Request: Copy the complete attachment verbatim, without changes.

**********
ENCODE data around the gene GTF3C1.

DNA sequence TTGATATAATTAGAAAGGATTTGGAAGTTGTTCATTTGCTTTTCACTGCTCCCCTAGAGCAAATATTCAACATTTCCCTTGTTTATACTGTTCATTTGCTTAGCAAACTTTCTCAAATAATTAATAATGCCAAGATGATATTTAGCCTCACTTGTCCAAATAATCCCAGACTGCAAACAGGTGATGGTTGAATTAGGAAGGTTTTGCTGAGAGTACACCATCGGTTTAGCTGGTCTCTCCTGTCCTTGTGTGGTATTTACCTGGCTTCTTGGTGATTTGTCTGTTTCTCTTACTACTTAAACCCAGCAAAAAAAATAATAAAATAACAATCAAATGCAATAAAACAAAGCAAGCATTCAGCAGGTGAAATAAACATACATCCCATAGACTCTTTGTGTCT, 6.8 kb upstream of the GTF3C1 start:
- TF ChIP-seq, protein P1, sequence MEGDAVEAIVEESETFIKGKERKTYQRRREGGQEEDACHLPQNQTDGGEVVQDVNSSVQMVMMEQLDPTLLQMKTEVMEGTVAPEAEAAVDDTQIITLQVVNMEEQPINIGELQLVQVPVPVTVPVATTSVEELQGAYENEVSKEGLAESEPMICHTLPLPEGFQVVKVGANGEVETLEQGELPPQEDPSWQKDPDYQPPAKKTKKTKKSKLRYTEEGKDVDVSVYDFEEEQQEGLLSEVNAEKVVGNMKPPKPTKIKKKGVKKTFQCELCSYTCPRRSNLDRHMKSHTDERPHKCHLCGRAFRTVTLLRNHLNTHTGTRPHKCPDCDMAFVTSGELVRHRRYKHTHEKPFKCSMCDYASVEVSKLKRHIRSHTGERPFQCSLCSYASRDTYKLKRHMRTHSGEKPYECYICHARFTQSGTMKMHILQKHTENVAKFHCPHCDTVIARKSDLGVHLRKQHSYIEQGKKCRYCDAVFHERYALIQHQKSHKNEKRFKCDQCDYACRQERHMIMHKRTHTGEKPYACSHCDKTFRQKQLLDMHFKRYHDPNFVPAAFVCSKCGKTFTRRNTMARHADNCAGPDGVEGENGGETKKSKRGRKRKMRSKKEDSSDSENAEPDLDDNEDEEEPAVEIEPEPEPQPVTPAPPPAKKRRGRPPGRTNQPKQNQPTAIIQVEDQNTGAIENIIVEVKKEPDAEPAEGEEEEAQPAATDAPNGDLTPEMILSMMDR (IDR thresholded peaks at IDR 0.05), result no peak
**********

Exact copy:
ENCODE data around the gene GTF3C1.

DNA sequence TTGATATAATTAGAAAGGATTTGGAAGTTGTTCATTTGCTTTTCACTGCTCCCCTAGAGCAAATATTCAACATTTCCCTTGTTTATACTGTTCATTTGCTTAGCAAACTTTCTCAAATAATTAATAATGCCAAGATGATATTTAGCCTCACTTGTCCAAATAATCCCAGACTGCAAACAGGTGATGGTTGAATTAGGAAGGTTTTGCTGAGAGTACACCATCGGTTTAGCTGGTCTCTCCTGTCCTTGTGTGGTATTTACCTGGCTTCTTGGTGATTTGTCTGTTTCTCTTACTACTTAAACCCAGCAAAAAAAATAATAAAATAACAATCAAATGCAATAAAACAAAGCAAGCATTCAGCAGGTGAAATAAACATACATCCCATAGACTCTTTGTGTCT, 6.8 kb upstream of the GTF3C1 start:
- TF ChIP-seq, protein P1, sequence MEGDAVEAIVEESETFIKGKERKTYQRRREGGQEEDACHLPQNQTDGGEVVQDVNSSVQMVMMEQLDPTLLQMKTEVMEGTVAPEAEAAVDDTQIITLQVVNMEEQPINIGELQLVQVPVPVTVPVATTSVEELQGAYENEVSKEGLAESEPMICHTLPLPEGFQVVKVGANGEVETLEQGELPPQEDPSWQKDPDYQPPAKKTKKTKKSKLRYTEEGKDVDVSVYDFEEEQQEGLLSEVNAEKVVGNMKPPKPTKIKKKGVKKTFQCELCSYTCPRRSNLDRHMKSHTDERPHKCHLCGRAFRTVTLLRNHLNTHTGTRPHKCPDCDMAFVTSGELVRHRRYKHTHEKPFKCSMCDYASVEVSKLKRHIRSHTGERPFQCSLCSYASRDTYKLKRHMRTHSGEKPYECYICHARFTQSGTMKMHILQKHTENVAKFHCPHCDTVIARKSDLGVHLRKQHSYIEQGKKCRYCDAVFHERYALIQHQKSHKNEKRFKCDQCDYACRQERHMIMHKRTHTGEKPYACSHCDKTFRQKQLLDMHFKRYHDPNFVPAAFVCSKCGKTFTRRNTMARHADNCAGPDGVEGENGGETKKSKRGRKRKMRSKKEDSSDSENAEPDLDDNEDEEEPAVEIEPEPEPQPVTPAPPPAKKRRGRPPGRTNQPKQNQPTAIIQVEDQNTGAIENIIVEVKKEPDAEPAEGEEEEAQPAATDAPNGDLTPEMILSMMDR (IDR thresholded peaks at IDR 0.05), result no peak